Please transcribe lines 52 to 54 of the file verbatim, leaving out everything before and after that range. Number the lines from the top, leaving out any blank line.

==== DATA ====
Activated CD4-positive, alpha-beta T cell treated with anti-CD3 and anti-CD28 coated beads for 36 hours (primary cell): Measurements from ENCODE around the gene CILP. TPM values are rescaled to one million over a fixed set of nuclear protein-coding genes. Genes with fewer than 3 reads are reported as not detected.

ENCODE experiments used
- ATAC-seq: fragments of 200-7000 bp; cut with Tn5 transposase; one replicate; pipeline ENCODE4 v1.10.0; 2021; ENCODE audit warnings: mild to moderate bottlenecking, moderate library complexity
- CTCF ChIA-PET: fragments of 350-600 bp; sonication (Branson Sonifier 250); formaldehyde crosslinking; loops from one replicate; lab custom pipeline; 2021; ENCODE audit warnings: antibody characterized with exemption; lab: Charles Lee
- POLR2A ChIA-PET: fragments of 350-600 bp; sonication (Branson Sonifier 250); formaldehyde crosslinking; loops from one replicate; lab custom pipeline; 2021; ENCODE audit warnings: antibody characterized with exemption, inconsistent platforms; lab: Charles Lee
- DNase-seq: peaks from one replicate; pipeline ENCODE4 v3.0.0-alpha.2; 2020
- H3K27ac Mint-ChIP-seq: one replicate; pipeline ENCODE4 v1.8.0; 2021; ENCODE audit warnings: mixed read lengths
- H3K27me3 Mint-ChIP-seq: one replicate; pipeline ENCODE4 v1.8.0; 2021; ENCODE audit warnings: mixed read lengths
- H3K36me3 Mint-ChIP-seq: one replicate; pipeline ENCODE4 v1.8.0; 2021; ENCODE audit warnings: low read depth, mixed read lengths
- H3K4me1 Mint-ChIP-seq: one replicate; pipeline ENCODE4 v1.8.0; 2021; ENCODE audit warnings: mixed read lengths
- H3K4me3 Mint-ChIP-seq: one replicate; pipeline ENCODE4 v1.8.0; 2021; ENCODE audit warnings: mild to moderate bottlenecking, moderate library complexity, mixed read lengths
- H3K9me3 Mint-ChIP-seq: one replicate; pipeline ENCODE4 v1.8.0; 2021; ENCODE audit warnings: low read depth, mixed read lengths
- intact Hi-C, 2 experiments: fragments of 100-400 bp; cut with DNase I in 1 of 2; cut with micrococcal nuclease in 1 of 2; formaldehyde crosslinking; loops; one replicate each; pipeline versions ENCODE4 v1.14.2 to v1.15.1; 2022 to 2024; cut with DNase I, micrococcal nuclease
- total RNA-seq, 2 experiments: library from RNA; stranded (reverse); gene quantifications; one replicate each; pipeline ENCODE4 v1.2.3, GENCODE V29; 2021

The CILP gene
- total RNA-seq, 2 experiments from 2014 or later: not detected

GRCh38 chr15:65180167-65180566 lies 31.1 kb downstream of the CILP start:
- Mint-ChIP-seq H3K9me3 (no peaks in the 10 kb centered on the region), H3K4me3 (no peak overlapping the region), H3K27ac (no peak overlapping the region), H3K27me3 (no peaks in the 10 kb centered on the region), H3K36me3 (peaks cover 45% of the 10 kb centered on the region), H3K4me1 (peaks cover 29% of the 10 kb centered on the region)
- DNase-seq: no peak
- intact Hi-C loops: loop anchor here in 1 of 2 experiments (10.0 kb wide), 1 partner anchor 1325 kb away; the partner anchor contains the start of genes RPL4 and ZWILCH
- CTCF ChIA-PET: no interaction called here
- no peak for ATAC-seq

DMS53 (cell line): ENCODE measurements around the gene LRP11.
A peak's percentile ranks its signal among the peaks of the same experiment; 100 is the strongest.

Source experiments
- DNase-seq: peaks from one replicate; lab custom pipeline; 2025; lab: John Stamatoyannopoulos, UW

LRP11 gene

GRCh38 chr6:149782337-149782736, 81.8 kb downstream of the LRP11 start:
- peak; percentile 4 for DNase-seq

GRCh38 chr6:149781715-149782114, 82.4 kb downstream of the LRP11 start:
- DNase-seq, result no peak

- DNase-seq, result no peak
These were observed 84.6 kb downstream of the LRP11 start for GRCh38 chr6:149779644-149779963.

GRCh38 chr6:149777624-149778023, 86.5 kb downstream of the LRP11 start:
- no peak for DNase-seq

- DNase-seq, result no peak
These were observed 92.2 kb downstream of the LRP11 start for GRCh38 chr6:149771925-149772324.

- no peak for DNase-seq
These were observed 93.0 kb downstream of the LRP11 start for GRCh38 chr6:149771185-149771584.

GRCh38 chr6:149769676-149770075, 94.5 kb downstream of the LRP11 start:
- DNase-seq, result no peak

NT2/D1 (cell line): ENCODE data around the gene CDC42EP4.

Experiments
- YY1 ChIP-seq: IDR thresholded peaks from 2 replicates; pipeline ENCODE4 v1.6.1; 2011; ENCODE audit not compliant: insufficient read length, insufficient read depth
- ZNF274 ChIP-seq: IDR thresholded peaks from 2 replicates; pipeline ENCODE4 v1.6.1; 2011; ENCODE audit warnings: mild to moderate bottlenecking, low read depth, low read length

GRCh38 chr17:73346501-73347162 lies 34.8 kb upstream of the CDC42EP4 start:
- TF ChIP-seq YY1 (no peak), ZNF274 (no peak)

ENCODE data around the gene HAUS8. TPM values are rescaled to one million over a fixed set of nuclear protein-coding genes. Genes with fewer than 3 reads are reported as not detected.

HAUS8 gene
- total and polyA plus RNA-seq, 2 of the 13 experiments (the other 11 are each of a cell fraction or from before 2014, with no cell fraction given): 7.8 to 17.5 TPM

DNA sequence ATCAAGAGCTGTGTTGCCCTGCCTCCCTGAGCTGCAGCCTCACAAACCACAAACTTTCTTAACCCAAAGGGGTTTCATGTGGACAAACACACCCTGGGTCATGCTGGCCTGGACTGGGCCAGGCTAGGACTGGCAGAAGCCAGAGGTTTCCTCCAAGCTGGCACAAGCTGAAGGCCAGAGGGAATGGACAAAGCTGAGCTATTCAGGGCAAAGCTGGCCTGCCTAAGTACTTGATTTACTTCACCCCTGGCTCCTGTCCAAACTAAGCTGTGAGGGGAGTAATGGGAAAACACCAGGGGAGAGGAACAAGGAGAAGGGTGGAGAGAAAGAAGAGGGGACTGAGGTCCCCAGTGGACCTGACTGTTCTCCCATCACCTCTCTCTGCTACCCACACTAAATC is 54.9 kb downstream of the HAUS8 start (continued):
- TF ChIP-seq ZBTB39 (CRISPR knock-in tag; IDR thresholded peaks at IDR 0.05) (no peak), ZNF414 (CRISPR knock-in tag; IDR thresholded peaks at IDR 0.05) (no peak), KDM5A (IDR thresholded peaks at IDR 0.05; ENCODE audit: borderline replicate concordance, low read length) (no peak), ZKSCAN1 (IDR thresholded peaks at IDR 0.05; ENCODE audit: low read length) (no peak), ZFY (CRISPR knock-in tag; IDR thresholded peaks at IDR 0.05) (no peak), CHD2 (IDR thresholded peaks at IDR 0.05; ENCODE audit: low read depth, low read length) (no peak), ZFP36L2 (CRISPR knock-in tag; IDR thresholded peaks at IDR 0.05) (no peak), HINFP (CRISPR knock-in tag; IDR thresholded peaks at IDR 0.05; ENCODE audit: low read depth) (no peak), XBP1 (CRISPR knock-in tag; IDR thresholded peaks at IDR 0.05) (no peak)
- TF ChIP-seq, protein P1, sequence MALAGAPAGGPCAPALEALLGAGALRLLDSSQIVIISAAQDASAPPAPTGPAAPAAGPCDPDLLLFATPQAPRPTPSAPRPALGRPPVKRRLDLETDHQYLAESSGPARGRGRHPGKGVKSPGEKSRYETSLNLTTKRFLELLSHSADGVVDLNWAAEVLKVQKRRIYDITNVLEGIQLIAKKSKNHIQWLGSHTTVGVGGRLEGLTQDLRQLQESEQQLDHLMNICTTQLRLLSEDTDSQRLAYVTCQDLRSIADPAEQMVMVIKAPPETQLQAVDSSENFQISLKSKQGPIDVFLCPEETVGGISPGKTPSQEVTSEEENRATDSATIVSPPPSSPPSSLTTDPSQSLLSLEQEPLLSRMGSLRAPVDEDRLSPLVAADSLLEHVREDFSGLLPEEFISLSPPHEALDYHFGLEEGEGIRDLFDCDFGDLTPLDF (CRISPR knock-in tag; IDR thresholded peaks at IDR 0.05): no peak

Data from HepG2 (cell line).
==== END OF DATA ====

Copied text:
- TF ChIP-seq ZBTB39 (CRISPR knock-in tag; IDR thresholded peaks at IDR 0.05) (no peak), ZNF414 (CRISPR knock-in tag; IDR thresholded peaks at IDR 0.05) (no peak), KDM5A (IDR thresholded peaks at IDR 0.05; ENCODE audit: borderline replicate concordance, low read length) (no peak), ZKSCAN1 (IDR thresholded peaks at IDR 0.05; ENCODE audit: low read length) (no peak), ZFY (CRISPR knock-in tag; IDR thresholded peaks at IDR 0.05) (no peak), CHD2 (IDR thresholded peaks at IDR 0.05; ENCODE audit: low read depth, low read length) (no peak), ZFP36L2 (CRISPR knock-in tag; IDR thresholded peaks at IDR 0.05) (no peak), HINFP (CRISPR knock-in tag; IDR thresholded peaks at IDR 0.05; ENCODE audit: low read depth) (no peak), XBP1 (CRISPR knock-in tag; IDR thresholded peaks at IDR 0.05) (no peak)
- TF ChIP-seq, protein P1, sequence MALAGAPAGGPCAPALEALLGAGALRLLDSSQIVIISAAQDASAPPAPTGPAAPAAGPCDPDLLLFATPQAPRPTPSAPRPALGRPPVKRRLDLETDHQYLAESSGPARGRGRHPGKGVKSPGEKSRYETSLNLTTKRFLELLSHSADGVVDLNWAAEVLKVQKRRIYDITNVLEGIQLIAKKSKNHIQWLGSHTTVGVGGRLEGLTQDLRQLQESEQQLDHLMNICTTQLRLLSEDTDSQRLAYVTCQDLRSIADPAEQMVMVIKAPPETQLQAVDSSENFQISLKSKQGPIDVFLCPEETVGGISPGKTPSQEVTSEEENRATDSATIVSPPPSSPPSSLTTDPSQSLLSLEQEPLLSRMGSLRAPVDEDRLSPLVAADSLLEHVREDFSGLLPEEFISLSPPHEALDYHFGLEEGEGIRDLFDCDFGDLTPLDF (CRISPR knock-in tag; IDR thresholded peaks at IDR 0.05): no peak

Data from HepG2 (cell line).